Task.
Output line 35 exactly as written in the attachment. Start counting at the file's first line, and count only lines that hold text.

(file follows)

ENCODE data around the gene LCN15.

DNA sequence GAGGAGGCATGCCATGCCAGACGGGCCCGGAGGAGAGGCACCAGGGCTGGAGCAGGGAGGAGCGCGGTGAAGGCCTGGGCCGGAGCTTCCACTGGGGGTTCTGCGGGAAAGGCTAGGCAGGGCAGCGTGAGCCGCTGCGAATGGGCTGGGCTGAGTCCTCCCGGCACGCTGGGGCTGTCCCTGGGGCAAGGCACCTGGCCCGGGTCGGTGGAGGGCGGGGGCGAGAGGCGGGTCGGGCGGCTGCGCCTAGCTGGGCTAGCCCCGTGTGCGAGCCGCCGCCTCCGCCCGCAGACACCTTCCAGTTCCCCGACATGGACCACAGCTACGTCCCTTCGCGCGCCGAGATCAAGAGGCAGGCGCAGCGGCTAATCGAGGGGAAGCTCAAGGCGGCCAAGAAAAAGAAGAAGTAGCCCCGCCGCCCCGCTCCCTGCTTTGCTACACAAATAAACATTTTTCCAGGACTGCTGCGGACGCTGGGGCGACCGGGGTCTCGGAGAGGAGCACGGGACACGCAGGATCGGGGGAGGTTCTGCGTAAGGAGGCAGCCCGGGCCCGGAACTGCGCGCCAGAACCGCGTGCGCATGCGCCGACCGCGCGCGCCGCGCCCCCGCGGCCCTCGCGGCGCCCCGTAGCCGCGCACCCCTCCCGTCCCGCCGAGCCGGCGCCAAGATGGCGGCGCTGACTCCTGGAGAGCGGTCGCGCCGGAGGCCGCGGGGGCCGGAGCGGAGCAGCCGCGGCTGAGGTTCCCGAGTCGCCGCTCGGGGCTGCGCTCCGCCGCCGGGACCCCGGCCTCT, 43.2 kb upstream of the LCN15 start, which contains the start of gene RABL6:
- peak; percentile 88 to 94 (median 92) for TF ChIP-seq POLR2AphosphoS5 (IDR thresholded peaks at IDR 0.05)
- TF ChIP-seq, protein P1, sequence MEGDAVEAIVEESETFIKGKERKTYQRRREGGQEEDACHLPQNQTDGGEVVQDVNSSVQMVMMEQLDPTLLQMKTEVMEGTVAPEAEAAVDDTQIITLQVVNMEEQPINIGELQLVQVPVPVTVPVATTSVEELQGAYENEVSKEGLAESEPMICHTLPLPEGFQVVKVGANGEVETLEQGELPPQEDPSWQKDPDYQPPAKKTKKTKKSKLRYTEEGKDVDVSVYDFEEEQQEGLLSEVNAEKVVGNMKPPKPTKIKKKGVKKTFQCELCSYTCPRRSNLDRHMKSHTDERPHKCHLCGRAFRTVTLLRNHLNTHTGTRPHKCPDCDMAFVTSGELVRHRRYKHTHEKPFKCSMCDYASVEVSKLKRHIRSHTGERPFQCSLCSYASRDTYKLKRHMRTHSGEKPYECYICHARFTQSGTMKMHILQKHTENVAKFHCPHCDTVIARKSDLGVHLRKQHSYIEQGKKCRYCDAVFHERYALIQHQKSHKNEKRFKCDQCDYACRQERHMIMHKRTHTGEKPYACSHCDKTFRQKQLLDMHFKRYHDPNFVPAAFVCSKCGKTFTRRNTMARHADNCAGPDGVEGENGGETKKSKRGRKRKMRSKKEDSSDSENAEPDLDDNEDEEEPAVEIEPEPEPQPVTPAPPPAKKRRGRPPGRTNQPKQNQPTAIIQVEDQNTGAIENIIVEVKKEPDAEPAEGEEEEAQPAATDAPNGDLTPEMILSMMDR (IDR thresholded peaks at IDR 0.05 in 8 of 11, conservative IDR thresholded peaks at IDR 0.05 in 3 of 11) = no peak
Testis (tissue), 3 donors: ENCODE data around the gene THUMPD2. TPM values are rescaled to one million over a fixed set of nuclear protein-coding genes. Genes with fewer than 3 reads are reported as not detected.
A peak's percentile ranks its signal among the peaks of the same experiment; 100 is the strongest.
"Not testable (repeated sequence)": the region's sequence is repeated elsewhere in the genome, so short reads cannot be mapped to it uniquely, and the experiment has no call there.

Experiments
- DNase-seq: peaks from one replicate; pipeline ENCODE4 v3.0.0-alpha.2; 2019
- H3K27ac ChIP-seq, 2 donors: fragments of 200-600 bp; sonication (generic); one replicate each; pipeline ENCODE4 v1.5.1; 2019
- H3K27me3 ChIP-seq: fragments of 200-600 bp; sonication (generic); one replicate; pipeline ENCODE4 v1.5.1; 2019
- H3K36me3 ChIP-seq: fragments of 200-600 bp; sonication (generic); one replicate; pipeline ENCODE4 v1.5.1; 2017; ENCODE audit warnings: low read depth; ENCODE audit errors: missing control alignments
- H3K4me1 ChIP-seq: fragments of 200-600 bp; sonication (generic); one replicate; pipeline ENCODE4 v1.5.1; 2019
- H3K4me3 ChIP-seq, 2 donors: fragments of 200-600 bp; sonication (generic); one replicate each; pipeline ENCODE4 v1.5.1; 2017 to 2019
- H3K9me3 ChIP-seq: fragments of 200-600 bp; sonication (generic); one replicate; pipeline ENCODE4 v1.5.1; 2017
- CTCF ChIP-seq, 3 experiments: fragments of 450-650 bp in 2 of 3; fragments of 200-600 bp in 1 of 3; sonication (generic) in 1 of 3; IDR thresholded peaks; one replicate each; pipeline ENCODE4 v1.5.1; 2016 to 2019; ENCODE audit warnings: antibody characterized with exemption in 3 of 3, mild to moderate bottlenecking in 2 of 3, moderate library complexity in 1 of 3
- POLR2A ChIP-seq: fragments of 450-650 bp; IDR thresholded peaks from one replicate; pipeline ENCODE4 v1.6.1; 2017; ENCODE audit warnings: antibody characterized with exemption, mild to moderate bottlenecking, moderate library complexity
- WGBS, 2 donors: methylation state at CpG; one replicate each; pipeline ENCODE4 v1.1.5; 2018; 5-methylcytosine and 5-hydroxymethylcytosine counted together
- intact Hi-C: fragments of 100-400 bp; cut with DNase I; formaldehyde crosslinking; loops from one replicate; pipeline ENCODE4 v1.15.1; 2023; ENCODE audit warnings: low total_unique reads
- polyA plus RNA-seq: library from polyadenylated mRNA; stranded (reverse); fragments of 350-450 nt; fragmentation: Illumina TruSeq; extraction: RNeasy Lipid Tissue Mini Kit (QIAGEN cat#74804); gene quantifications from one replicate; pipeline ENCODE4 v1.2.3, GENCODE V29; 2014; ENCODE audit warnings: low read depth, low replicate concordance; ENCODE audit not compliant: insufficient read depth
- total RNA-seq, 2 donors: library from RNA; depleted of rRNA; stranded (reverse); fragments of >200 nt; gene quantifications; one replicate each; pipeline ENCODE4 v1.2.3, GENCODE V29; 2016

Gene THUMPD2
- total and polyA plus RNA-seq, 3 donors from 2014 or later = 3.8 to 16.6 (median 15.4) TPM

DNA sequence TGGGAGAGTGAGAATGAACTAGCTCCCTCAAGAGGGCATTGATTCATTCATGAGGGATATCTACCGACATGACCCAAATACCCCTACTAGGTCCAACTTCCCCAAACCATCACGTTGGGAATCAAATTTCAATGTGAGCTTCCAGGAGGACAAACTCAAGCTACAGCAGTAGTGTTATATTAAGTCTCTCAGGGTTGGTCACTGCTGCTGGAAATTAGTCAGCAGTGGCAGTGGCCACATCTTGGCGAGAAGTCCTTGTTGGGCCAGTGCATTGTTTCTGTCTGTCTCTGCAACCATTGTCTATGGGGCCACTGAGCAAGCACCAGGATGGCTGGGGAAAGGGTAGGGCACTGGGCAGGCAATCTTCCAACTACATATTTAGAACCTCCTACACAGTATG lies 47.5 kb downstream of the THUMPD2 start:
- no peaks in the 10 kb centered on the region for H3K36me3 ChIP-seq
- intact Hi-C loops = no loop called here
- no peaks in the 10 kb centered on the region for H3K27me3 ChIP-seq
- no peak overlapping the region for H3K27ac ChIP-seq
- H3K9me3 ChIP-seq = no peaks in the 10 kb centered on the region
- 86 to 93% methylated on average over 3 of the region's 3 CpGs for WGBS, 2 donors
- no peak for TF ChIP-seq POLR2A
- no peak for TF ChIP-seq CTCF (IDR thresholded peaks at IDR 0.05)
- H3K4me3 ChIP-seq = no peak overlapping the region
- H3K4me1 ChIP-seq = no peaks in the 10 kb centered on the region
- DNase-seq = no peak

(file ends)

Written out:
- DNase-seq = no peak